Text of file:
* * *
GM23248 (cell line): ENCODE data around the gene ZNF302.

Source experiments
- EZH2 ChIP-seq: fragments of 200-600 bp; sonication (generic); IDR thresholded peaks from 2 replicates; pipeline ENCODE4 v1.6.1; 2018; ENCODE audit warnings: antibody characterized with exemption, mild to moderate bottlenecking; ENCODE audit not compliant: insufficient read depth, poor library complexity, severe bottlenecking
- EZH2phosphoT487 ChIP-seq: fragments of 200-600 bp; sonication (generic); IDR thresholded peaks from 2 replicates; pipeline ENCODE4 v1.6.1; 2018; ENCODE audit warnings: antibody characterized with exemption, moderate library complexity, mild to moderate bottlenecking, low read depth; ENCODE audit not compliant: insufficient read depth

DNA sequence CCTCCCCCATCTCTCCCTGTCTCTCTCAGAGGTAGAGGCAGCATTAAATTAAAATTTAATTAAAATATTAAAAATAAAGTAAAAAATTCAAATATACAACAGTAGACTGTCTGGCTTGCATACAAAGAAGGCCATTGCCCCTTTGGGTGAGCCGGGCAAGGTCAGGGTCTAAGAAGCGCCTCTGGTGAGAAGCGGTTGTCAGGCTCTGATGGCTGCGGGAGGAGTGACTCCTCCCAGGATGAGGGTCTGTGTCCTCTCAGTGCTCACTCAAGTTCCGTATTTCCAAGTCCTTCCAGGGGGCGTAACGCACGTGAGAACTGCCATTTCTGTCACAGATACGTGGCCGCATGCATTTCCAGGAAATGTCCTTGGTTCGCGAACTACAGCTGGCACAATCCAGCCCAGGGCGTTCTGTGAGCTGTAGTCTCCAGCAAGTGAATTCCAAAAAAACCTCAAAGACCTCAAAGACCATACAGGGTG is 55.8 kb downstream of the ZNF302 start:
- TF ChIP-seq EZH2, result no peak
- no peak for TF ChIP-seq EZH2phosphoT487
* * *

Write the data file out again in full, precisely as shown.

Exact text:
GM23248 (cell line): ENCODE data around the gene ZNF302.

Source experiments
- EZH2 ChIP-seq: fragments of 200-600 bp; sonication (generic); IDR thresholded peaks from 2 replicates; pipeline ENCODE4 v1.6.1; 2018; ENCODE audit warnings: antibody characterized with exemption, mild to moderate bottlenecking; ENCODE audit not compliant: insufficient read depth, poor library complexity, severe bottlenecking
- EZH2phosphoT487 ChIP-seq: fragments of 200-600 bp; sonication (generic); IDR thresholded peaks from 2 replicates; pipeline ENCODE4 v1.6.1; 2018; ENCODE audit warnings: antibody characterized with exemption, moderate library complexity, mild to moderate bottlenecking, low read depth; ENCODE audit not compliant: insufficient read depth

DNA sequence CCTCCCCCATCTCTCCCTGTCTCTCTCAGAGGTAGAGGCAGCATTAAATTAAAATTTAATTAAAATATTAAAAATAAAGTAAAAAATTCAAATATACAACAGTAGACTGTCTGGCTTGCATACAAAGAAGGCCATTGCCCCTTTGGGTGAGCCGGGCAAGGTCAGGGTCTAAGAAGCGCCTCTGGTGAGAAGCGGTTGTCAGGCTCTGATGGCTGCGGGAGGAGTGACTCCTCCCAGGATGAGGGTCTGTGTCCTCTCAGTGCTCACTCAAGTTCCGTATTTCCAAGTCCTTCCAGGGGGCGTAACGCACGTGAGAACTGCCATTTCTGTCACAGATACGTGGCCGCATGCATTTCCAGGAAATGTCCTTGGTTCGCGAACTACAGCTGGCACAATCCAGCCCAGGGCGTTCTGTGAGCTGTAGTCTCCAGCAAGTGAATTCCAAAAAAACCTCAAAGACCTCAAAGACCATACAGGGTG is 55.8 kb downstream of the ZNF302 start:
- TF ChIP-seq EZH2, result no peak
- no peak for TF ChIP-seq EZH2phosphoT487